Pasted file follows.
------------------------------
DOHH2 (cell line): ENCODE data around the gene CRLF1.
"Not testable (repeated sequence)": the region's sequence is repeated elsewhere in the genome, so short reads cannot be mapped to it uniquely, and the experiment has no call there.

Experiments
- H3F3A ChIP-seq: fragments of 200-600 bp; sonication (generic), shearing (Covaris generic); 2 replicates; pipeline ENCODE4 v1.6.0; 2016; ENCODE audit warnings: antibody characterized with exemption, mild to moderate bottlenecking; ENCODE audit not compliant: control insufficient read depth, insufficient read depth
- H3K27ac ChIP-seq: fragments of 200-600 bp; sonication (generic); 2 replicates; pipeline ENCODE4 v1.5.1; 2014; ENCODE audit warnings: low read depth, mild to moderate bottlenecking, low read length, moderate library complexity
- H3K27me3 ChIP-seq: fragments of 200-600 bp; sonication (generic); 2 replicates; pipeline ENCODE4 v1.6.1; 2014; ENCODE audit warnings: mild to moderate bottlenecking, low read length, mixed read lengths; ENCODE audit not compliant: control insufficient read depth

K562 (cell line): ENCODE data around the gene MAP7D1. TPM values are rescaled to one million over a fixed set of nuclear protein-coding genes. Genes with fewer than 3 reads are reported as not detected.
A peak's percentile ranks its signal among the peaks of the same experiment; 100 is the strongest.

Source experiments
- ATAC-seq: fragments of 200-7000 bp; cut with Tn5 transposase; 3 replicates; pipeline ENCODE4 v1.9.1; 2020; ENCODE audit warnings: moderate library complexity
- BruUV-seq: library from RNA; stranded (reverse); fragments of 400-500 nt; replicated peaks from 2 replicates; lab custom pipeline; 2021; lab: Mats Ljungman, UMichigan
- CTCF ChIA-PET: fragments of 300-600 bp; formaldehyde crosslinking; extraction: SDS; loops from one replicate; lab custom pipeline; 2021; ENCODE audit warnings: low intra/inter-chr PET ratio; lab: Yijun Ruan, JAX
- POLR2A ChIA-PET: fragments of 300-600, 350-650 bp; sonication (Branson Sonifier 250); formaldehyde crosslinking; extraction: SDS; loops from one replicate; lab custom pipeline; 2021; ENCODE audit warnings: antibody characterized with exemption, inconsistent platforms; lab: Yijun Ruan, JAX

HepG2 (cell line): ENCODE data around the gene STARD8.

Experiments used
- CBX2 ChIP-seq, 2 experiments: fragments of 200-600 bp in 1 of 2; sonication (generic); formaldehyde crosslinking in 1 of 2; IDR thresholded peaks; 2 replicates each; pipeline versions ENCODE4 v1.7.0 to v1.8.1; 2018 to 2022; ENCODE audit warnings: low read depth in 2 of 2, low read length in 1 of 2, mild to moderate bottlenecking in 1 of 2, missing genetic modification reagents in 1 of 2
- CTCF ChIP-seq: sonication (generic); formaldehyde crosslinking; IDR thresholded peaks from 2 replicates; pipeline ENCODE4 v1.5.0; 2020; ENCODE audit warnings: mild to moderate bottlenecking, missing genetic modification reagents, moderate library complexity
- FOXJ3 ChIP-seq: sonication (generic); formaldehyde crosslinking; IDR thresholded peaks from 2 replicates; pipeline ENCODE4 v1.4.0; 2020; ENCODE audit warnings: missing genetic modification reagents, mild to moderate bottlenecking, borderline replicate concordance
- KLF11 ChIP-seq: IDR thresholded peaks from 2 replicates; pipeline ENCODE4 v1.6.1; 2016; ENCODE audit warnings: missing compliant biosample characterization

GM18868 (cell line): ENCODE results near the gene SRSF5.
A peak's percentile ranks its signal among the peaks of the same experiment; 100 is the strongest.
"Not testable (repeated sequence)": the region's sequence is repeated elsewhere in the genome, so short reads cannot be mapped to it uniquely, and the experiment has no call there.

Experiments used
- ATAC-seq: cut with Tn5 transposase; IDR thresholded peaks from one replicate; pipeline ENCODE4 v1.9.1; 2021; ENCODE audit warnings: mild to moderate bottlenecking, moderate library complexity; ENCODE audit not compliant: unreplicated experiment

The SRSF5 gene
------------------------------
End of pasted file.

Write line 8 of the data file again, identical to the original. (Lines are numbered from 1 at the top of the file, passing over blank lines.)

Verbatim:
A peak's percentile ranks its signal among the peaks of the same experiment; 100 is the strongest.